CHICAGO-Important aspects of coding and reimbursement for otolaryngologists-head and neck surgeons-including some controversial coding issues-were covered in the American Rhinologic Society (ARS)’s Patient Advocacy Panel here at the 2006 Combined Otolaryngology Spring Meetings (COSM). The panel was moderated by Michael Setzen, MD, Clinical Associate Professor of Otolaryngology at New York University School of Medicine, Chief of the Rhinology Section at North Shore University Hospital at Manhasset (NY), and Chair of the ARS Patient Advocacy Committee. Dr. Setzen introduced the subject by saying, To receive appropriate reimbursement, one must document, show medical necessity, and use proper coding.
Explore This IssueAugust 2006
Dr. Setzen and two other speakers covered several important coding topics, and here are some highlights from their presentation.
Image Guidance System
The Current Procedural Terminology (CPT) code 61795 is used to reimburse for image guidance systems (IGS), including intracranial, extracranial, or spinal.
Clearly document when and why you used IGS, Dr. Setzen advised. Be specific about when you used it during surgery, and note it in detail in your operation report. If you get denied, send a copy of that report.
Dr. Setzen recommended adhering to the American Academy of Otolaryngology-Head and Neck Surgery (AAO-HNS) guidelines for IGS, because the organization’s policy statement will support your actions. He added that AAO-HNS helped legitimize the use of IGS a year ago. The Academy presented four or five major changes in September 2005 to help us get better reimbursed, he said. These changes include the following statements in the guidelines:
- IGS is not experimental or investigational.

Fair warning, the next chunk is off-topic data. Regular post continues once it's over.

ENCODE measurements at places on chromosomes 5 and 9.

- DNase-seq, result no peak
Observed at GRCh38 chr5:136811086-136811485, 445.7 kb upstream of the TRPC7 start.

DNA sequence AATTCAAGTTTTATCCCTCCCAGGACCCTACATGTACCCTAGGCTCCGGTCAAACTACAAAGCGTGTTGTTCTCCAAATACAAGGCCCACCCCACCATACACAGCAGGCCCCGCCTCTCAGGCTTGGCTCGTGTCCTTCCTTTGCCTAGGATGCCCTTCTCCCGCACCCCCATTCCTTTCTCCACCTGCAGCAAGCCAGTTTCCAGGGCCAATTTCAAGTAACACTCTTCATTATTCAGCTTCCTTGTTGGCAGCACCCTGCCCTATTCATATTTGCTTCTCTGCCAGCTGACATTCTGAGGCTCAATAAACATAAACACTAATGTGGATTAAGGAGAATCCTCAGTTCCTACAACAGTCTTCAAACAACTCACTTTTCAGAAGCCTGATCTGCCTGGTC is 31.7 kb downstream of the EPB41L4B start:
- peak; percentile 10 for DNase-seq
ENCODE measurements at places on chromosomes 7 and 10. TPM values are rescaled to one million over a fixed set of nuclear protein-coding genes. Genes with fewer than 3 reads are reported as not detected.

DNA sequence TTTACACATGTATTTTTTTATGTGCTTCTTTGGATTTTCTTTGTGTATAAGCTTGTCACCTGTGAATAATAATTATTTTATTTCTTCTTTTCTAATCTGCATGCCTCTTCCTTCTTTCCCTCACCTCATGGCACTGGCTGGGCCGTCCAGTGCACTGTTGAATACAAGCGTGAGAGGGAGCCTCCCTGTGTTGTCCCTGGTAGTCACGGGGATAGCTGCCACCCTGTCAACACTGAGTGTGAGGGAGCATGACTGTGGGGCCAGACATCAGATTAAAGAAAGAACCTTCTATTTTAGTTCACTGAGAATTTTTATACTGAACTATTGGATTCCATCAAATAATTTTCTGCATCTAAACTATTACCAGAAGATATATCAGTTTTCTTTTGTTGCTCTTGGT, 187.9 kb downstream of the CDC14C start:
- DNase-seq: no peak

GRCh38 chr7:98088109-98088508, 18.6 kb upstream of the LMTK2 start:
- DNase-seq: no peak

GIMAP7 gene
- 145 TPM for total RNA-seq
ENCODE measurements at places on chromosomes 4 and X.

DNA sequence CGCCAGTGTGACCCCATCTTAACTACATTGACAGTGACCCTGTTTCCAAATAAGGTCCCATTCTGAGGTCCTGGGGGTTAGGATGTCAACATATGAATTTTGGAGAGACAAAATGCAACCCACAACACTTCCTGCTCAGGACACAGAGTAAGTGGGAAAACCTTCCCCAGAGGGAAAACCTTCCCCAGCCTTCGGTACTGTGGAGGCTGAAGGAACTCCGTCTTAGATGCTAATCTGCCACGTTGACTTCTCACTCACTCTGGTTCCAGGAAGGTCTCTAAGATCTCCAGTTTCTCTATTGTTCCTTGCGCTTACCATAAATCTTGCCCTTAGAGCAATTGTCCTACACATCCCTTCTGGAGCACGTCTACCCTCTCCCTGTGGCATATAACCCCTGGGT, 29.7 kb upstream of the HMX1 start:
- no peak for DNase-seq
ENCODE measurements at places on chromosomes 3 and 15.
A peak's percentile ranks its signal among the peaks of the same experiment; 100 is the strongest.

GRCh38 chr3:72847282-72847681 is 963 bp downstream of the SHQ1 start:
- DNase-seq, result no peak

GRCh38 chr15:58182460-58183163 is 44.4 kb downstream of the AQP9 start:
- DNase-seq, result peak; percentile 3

- There is sufficient expert consensus opinion and literature evidence to support its use.
- It is impossible to corroborate this with level one evidence.
- This technology is used at the discretion of the operating surgeon.
- The intraoperative use of computer-aided surgery in appropriate select cases is endorsed to assist the surgeon in clarifying complex anatomy during sinus and skull base surgery.
When you are denied, this last statement is very helpful, said Dr. Setzen.
Endoscopic Sinus Debridement
The CPT code 31237 applies to debridement. FESS [functional endoscopic sinus surgery] has zero global days, thus you may begin to report endoscopic debridements the next day, said Dr. Setzen. Just be sure that you document this procedure similar to an operative report in your chart note! He added that you should report unilateral or bilateral codes as appropriate.
Don’t use this if you’re going to ‘clean out the nose’, advised Dr. Setzen. It must be a formal debridement to use this code. And if you’re telling the carrier that you’re using debridement over and above FESS, add on -79 to the 31237 code. Example: You may report debridements following septoplasty or turbinate surgery for FESS, as the debridement is performed for an unrelated diagnosis-use Modifier 79 (31237-79).